OKAY. Maybe today we’ll find out about this adultery business. Also I wrote Chapter 5 initially in my subject because my brain is trying to cheat me. No such luck, unfortunately.
So, we start out this chapter by describing Marshall’s own personal demon. This demon apparently absorbs light and doesn’t return it. He has swirling wings. He is like a high-strung little gargoyle (is that a personality trait or is “high-strung” a visual descriptive queue….?), he has a “hide” that is slimy and black, body that is “thin and spiderlike: half humanoid, half animal, totally demon.” I am struggling because of how I don’t really see the spider part of that? HOW is he half animal? I am not feeling clear here. Also he has “huge yellow cat-eyes.” Two of them, in case you were wondering. I just feel like… like which half is humanoid? How does that work? What does he mean? Does he have spider legs? Whatever the answers to these many questions may be, we know he’s watching Marshall.
Marshall, who is going to pick up his daughter, hoping he can get to know her again. Sandy is “a beautiful redhead.” Have you noticed every female in this book is very attractive? Marshall is sad in his head about how he was always an absent father and Sandy was too much like him and her “cries for love and attention always came out like stabs” and he’s determined it will be different and he won’t pick fights or lash out, he’ll just let her talk this time, etc, etc.
He is picking her up at the Psychology department. Guys. Is the Psychology department going to be a source of evil here because I just really can’t… I mean, I can. Obviously, I can. But I just have a hunch…. and oh look. She’s taking a “Psychology of Self” class. Yeah. We’re fucked.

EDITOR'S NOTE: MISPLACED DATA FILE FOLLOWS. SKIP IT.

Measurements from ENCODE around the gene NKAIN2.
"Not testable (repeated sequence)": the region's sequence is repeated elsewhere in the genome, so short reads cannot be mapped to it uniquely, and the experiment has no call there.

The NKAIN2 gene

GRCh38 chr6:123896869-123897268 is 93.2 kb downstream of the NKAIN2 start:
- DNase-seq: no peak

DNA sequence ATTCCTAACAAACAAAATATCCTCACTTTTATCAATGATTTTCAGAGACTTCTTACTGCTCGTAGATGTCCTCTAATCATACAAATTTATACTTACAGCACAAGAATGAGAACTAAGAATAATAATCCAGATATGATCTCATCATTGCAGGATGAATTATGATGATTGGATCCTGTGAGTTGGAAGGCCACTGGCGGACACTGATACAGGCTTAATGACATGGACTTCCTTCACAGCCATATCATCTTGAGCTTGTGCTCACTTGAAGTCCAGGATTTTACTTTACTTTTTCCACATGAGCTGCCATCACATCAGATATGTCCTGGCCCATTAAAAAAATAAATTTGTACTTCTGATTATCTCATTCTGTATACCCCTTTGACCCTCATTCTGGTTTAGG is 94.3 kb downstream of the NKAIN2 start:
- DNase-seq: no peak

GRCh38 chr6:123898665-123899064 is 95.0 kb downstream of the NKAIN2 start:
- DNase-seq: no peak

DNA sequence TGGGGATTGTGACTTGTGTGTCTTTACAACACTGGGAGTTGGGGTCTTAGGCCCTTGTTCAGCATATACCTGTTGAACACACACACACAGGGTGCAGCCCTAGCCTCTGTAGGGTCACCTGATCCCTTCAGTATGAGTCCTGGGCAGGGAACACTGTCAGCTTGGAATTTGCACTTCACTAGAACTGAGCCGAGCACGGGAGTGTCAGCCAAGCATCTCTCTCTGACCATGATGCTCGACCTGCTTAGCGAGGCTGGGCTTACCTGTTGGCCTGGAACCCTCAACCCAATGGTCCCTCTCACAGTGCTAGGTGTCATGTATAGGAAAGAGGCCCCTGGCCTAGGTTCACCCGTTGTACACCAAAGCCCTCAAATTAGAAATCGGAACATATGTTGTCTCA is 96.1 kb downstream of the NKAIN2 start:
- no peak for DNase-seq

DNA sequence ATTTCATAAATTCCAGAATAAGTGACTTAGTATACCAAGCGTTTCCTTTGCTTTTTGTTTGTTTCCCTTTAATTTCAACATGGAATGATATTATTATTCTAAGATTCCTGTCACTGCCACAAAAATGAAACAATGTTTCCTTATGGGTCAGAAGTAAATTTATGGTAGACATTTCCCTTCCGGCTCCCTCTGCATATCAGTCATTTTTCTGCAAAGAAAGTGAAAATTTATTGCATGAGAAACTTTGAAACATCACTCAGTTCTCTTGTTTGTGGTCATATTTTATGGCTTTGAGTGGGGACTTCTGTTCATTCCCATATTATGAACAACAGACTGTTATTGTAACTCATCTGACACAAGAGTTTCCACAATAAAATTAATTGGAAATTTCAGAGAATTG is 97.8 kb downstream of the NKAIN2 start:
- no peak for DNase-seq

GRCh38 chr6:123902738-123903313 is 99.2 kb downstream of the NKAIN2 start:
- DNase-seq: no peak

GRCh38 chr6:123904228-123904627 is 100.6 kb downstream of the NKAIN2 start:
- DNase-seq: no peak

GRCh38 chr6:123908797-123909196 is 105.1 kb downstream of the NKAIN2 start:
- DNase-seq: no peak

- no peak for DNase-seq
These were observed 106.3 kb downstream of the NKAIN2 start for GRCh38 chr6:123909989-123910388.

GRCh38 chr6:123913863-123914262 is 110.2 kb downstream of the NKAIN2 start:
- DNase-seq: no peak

Oh here we go. He’s overhearing a lecture. Which incidentally, is this “… so if we settle for a simple ontological formula ‘I think, therefore I am,’ that should be the end of the question. But being does not presuppose meaning…”
Obviously he is smirking and disgusted by that outrageous display of nonsense…?
Yeah, here was more of that college stuff, that funny conglomeration of sixty-four-dollar words which impress people with your academic prowess but can’t get you a paying job (okay, seriously, the only word in that sentence that wasn’t a normal word was ontological? Also he runs a newspaper. He worked in a big city newspaper. Has he had NO college education??). Marshall smirked to himself a little bit. Psychology. If all those shrinks could just agree for a change, it would help. First Sandy blamed her snotty attitude on a violent birth experience, and then what was it? Poor potty training? (I hate everything.) Her new thing was self-knowledge, self-esteem, identity (clearly all works of the devil); she already knew how to be hung up on herself – now they were teaching it to her in college.
So it’s hard to believe Sandy doesn’t love her father’s attitude about everything. I am finding it very hard to believe. He looks into the classroom and is stunned to see it is being taught by a gorgeous woman. He sees Sandy in front and decides to slip in and hear the end of the lecture, deciding if he hears something of what she’s learning, maybe it’ll give them something to talk about. Which… like I feel like it’s nice that he’s trying but on the other hand he’s clearly completely and totally disdainful of what she’s learning so I’m not sure that is actually an awesome idea? Oh well. Doesn’t matter.